Deep into the committee meeting, the mood was quickly swinging from scholarly detachment to pointed crankiness in the Pacific Room at the Long Beach Hilton.
Debate over the sanctity of the 1918 World Series has a way of doing that.
So, yes, Cubs outfielder Max Flack did have a bad series as his team lost to the Red Sox in 1918. After conceding that known point, though, an attendee declared that the examination of the games in question “may be one of the worst books ever written.” And it had a “tiny little basis for its existence.”
Brush-back pitch, SABR style.
This was Thursday, the second day of a five-day convention in Long Beach of the Society for American Baseball Research, a group of historians, researchers and statisticians. Think sabermetrics, a form of objective statistical baseball analysis that brought us stats like VORP, WAR and BABIP, and you get an idea.
SABR held its first meeting when 16 individuals got together at the Hall of Fame library in Cooperstown, N.Y., in 1971. They put together a mission statement, elected officers, and among other things wondered how many other baseball devotees wanted to join.
“Everyone put their heads together and the grand total we came up with … was 50,” said founding member Tom Hufford.
“Well, we are off.”
Membership hit 100 by the end of 1971, and Hufford said there are about 6,100 members now. Organizers said about 400 registered for this convention, a good turnout considering that membership is largely concentrated in the Northeast.
The median age of SABR’s mostly male members is 59, Hufford said. Headquarters for the organization this year moved to Phoenix from Cleveland.
“It’s much like a historical society in that the age of our members tends to be getting older,” he said. “A lot of folks join in the early 20s or 30s and after a year say, ‘This is great, but I’m busy at work, getting married and raising a family. In 20 years I’ll come back.’ We have a lot of that.
“We’re not a fan club. A lot of folks have joined over the years thinking it was kind of a fan club and come to meetings and meet some players. That’s true, but we do more than that. There is something here for everyone.”
This week’s panels ranged far and wide: examining the Joe Morgan trade between the Reds and Astros in 1971; the Supreme Court decision in Toolson vs. New York Yankees in 1953; and a media panel exploring where people will get their baseball information a decade from now.
Agent Scott Boras delivered the keynote address Thursday morning and spoke about his first venture into negotiating on behalf of a client, Toronto Blue Jays closer Bill Caudill in 1985.
Boras didn’t have a computer to crunch numbers then — just stacks of information all over the house to best evaluate closers.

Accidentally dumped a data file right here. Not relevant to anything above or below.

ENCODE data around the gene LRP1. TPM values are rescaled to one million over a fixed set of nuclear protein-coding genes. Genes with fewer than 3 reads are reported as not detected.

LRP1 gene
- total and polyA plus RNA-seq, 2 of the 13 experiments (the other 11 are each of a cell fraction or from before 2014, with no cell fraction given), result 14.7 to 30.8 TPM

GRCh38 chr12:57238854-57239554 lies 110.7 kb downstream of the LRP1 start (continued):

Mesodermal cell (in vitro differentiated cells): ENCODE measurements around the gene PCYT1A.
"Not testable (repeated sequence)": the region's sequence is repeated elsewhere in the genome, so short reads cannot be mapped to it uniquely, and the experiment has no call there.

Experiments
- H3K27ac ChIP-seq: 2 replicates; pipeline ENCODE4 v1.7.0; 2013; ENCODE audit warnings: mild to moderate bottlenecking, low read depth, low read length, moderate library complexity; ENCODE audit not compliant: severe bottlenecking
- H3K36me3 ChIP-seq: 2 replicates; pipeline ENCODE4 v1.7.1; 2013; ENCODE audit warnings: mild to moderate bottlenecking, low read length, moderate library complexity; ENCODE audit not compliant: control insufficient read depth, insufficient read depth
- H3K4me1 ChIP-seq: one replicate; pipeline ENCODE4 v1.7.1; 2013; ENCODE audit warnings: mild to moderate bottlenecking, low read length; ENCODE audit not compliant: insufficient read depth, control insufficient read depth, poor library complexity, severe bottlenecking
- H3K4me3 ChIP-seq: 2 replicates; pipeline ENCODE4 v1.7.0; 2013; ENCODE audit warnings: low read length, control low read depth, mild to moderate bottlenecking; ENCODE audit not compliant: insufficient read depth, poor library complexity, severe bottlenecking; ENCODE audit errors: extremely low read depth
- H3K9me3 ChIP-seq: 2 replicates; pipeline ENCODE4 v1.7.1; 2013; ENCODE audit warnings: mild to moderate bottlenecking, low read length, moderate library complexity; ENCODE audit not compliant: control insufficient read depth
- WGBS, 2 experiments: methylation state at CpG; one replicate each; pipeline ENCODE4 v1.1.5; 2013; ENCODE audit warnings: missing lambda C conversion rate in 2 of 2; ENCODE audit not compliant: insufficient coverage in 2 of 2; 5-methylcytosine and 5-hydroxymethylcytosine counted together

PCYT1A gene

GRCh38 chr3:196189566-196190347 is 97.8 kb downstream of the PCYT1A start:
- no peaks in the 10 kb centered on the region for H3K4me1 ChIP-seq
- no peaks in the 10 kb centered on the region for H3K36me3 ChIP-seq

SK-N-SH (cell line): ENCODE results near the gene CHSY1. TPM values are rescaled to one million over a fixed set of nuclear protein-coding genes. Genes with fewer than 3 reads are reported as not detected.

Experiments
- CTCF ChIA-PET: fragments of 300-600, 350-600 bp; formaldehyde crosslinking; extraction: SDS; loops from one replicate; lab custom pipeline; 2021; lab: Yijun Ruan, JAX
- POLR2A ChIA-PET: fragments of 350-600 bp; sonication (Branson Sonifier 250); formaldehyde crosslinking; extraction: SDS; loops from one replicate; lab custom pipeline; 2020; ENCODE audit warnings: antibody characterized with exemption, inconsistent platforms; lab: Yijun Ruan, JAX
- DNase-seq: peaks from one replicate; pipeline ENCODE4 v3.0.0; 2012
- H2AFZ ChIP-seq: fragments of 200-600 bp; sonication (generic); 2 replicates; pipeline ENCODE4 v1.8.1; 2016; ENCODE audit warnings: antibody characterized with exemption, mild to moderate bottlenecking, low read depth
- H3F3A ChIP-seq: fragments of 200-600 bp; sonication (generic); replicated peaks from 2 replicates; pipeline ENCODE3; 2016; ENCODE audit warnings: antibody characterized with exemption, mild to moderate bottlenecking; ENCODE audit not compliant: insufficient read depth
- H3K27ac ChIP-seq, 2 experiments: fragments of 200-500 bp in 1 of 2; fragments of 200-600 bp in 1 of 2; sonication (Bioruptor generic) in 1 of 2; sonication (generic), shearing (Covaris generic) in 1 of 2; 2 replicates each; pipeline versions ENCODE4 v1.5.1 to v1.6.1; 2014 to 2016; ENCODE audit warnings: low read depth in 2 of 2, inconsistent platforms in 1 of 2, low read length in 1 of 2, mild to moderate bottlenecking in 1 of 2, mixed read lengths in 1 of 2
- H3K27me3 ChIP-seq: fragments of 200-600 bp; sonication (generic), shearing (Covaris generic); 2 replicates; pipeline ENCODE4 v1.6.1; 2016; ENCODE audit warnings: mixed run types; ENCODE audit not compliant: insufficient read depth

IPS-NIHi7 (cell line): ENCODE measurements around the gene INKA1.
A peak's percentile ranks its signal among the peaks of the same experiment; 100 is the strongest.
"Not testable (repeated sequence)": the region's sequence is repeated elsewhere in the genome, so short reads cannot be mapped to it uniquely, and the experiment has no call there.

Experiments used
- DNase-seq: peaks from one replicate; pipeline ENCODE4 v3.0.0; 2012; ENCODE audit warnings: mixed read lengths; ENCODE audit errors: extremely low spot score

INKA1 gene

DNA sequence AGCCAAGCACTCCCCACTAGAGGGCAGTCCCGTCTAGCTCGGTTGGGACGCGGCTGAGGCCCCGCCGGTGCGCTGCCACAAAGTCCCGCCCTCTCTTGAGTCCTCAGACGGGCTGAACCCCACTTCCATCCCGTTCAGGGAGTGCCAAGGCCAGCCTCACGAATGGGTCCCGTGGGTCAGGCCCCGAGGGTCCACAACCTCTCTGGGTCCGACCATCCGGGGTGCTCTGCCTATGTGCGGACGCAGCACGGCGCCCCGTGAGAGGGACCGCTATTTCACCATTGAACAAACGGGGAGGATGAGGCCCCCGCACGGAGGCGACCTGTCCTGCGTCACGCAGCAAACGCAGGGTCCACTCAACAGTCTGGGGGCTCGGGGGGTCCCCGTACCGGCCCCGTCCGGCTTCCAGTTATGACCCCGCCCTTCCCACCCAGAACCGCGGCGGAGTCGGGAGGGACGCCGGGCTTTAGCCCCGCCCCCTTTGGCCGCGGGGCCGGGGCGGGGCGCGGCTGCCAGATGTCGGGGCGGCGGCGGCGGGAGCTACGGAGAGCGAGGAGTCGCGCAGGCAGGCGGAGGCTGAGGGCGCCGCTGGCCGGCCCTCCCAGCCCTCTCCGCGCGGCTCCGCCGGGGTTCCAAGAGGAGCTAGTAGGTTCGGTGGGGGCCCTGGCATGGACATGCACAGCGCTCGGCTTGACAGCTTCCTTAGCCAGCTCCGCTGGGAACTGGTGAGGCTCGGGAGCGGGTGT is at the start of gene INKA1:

“There had been a contract in the marketplace — and I know you’ll find this shocking, but I thought it was very undervalued — for a reliever named Jeff Reardon,” Boras said. “Reardon had almost identical stats to those of Caudill, and he signed a five-year contract for around $3 million.”
During his speech, the lights in the ballroom went out briefly: I can see what’s going on in L.A. is also true of the SABR convention,” Boras joked. “They’re not paying their bills either.”
He returned to Caudill. Even the players union didn’t think Boras was going to prevail, telling him it thought he had no chance of winning the arbitration case.
Driving to the hearing, an anything-but-relaxed Caudill “was in a full sweat,” Boras said. “He was perspiring so much his shirt was spotted. I said, ‘Appreciate the confidence.’” Before arbitration, Boras ended up negotiating a five-year deal worth $7.5 million, making Caudill the second-highest paid reliever in baseball.
At this week’s convention, present-day medical issues were also explored with candor. Serving on a panel Wednesday night were Ned Bergert, former Angels head trainer, Neal ElAttrache, the Dodgers’ team physician and Dr. Kevin Wilk of Champions Sports. Their panel was moderated by Will Carroll of SI.com
Focus near the end of their discussion turned to platelet-rich plasma therapy (PRP). In this treatment, a small amount of blood is drawn from the patient and spun in a centrifuge. Then the platelets are injected into an injured area to stimulate tissue repair. PRP is legal in Major League Baseball and the NBA.
ElAttrache was curious about the audience’s view on PRP and performance-enhancing drugs.
“That’s something I do need to be concerned about because I take care of people of all ages and what kind of effect is that going to have, socially, on the young athletes that we take care of,” he said.
“Because, believe me, I see high school kids and junior high school kids that are dabbling in steroids and HGH [human growth hormone]. It’s amazing what happens. And their parents know it. Including girls, by the way, especially girls.
“Girls’ soccer is rife with anabolic steroid use. It’s amazing.
“But I would turn that back to you guys. Does it decrease your appreciation for an athletic performance or appreciation for watching a baseball game or baseball season if you knew that your favorite player or star hitter was performance enhanced by HGH or steroids?”
He asked for a show of hands in the room. It looked as though just about every hand was raised. “There’s your answer,” ElAttrache said.